Now, we all know that "hipster sexism" has been all the rage ever since American Apparel first launched their "now open" campaign, and it has been operating alongside the recent "new wave of feminism" as ostensible proof that we’re really not needed. We’re past all that now, you see. All this sexism stuff in the media might well be exactly the same as it was 50 years ago, but this time around it’s ironic. So can you leave us to stare at some tits in peace? You’re making too much noise at the back.

Except, of course, there's nothing all that hip about Pot Noodle. Pot Noodle is Lad Culture in snack form, an edible Page Three; drooling, retrograde sexism, and any PR exec who tries to tell us otherwise (Hi, Alex!) can jog on. Pot noodle aren't cleverly challenging sexist stereotypes by mocking them – they're perpetuating those stereotypes, one "hot bird" at a time.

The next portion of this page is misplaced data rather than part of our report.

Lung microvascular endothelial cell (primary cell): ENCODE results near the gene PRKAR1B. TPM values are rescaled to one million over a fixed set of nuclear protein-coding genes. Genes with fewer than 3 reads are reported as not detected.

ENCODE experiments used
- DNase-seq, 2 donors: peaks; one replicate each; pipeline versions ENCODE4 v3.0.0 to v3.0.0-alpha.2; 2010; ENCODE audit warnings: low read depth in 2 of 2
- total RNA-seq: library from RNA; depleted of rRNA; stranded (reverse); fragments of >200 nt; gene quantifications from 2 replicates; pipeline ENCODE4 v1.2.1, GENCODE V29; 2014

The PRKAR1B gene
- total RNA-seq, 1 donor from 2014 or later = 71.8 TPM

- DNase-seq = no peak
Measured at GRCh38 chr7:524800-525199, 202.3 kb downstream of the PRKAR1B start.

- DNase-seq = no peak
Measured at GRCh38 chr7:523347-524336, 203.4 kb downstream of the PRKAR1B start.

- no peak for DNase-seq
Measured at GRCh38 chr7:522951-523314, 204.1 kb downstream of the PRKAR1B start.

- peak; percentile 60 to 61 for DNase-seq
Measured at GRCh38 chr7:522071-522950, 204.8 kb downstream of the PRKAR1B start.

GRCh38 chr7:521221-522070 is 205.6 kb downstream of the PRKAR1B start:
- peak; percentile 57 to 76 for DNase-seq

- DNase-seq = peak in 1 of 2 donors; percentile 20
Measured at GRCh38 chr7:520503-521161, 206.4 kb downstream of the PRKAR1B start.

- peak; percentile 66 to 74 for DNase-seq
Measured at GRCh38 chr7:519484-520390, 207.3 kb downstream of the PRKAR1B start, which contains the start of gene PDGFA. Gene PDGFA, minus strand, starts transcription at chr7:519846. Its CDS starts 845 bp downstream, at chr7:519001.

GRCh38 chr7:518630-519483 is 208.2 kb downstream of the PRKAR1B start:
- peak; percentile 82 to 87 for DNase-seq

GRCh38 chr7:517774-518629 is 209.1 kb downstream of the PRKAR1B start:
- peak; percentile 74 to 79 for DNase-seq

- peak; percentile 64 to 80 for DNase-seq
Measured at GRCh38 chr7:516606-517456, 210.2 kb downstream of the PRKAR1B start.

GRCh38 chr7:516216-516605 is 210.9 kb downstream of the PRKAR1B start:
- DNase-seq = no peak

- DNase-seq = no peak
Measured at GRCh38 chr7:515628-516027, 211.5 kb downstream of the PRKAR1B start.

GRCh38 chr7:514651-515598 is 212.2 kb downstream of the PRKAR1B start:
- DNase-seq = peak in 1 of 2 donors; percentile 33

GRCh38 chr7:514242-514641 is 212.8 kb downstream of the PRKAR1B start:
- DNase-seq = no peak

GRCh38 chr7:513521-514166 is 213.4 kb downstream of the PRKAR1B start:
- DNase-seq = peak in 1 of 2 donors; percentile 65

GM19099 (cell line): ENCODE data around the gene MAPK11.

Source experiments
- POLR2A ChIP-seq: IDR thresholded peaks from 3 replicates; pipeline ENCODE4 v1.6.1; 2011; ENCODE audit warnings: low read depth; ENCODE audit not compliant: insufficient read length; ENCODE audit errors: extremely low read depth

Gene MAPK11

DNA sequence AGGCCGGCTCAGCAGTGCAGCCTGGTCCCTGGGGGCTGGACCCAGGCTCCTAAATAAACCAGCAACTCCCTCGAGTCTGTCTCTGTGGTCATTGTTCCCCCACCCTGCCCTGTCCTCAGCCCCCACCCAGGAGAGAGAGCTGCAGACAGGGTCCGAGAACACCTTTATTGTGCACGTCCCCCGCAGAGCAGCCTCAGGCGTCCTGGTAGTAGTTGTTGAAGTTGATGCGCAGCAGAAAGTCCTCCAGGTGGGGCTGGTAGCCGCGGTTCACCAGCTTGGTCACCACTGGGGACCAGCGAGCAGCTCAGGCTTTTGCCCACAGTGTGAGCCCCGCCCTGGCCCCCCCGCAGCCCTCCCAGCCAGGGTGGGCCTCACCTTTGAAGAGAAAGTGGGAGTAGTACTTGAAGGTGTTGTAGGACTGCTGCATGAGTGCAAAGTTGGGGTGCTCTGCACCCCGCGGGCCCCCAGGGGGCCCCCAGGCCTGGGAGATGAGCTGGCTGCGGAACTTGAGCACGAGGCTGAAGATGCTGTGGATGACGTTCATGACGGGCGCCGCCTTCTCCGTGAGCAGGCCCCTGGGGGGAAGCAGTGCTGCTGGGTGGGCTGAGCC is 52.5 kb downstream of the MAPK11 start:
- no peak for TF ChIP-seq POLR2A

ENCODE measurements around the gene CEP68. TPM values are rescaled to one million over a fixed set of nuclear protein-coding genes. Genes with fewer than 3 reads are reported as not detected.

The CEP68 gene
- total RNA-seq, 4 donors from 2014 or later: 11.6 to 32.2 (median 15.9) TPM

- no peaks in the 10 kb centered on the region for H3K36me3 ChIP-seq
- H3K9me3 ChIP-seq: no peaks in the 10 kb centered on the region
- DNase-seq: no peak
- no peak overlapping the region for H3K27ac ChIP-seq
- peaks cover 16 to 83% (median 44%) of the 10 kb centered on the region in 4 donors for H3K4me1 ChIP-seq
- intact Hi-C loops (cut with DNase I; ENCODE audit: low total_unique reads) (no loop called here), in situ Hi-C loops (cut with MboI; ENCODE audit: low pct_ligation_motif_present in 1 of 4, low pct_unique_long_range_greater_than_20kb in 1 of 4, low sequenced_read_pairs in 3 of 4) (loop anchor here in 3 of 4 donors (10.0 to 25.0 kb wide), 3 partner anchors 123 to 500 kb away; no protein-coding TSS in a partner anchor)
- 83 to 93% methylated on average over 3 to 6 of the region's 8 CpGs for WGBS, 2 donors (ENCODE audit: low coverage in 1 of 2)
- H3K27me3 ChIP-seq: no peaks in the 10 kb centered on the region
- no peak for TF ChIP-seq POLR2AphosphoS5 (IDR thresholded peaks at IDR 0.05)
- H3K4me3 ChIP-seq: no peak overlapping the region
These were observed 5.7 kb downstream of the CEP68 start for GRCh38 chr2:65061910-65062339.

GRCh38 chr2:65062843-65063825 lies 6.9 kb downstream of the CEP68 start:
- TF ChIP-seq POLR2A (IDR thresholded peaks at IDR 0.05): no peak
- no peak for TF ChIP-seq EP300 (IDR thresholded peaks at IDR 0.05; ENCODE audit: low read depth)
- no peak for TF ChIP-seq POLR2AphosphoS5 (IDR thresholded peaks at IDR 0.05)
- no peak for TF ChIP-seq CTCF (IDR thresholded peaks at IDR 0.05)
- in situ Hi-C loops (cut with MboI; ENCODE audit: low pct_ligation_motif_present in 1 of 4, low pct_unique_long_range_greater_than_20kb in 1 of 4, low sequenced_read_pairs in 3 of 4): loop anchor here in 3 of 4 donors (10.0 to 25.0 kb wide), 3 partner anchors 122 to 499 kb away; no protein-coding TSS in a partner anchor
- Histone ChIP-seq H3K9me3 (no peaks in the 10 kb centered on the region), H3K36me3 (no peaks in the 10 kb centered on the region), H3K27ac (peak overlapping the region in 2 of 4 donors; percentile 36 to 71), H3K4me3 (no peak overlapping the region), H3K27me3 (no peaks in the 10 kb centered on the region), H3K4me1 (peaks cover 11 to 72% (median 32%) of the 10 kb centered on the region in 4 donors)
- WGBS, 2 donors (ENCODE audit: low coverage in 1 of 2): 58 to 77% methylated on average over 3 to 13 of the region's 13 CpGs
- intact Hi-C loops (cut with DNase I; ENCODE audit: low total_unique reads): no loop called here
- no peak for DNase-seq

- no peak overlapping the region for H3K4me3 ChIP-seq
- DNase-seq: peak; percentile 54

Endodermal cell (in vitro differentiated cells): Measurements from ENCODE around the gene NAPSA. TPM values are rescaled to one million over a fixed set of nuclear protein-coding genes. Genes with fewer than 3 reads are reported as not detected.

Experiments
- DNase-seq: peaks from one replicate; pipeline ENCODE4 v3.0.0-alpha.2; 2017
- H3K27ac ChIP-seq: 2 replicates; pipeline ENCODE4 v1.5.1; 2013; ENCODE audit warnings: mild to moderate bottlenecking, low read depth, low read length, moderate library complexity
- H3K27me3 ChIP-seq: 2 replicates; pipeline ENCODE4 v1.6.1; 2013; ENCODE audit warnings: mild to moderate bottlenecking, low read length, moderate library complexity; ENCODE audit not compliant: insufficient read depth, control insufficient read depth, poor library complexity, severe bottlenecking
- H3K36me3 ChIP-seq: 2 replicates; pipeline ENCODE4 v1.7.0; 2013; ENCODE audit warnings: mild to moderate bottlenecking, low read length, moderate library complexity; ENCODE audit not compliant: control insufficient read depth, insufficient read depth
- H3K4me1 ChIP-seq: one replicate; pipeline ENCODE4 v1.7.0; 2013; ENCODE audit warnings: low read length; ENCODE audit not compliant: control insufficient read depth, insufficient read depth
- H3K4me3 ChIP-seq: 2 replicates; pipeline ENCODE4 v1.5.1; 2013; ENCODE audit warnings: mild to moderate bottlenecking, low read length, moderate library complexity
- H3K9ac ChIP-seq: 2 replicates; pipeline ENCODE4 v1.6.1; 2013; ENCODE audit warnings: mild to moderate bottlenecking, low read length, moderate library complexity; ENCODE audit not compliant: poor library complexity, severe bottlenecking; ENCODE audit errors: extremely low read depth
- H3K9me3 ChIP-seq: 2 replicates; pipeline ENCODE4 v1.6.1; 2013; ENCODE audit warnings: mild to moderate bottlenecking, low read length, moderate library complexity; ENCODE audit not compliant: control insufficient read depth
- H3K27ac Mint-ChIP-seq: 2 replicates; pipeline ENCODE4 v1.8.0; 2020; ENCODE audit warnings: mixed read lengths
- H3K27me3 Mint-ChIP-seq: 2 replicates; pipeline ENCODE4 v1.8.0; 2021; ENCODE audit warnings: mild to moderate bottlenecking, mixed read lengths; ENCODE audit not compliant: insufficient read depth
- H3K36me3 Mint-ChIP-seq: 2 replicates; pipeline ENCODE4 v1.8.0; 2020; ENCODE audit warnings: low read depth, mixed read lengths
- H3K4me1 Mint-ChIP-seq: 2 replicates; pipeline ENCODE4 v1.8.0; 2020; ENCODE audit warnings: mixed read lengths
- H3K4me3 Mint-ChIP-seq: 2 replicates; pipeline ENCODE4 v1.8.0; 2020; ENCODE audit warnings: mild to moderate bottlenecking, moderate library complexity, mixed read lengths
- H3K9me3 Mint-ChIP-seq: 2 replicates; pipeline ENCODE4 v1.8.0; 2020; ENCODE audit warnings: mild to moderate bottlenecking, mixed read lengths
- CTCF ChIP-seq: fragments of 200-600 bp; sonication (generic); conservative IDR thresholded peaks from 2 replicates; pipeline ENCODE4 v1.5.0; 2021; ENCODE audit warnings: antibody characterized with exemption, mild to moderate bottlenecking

Such a lack of imagination in advertising is enough to make anyone as bored and jaded as a steaming hot model hired to "sex up" a pot of instant noodles. Is this really all that the collective human imagination can give? In a month where Cambridge University students have been celebrating the end of the long long-held tradition of bikini-clad women jelly-wrestling in a paddling pool to (mostly male) spectators to signal the end of their annual exams (yes, really), did nobody over at Pot Noodle raise a tentative hand when "Peel the top off a hottie" came to the drawing board? Or are they all actually, seriously a bunch of back-slapping misogynists who were raised in a vacuum and presumably laughed raucously at one customer’s response to brave old Emma on Facebook – "Feminist, get back in the kitchen and make me a Pot Noodle"? If so, then maybe they could use that line for their next product launch.

The failure of executives from the macho world of advertising to gauge the public mood is nothing new (just look at what happened to Femfresh last year), but surely it's high time that they start listening. From Pot Noodle's campaign, you'd think that no one with a vagina had ever ingested one, when in fact Holly once felt so strongly about her right to consume one that, after being shouted at during her snack break, she quit her job over it. Is she to be condemned to the fluorescent umaminess of supernoodles? It looks like it.